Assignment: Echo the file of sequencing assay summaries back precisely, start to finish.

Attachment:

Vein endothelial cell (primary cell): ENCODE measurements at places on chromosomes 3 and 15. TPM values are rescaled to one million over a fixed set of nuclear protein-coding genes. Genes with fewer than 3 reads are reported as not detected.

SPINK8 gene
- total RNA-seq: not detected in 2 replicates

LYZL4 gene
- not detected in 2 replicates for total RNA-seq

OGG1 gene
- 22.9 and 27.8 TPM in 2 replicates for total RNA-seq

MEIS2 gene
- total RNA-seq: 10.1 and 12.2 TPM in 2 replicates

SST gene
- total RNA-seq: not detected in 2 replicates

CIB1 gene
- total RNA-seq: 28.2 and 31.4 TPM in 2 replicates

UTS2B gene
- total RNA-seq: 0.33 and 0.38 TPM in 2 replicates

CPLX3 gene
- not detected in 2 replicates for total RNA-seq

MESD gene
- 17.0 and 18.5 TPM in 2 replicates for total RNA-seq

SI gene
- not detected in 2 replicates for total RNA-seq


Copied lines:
Vein endothelial cell (primary cell): ENCODE measurements at places on chromosomes 3 and 15. TPM values are rescaled to one million over a fixed set of nuclear protein-coding genes. Genes with fewer than 3 reads are reported as not detected.

SPINK8 gene
- total RNA-seq: not detected in 2 replicates

LYZL4 gene
- not detected in 2 replicates for total RNA-seq

OGG1 gene
- 22.9 and 27.8 TPM in 2 replicates for total RNA-seq

MEIS2 gene
- total RNA-seq: 10.1 and 12.2 TPM in 2 replicates

SST gene
- total RNA-seq: not detected in 2 replicates

CIB1 gene
- total RNA-seq: 28.2 and 31.4 TPM in 2 replicates

UTS2B gene
- total RNA-seq: 0.33 and 0.38 TPM in 2 replicates

CPLX3 gene
- not detected in 2 replicates for total RNA-seq

MESD gene
- 17.0 and 18.5 TPM in 2 replicates for total RNA-seq

SI gene
- not detected in 2 replicates for total RNA-seq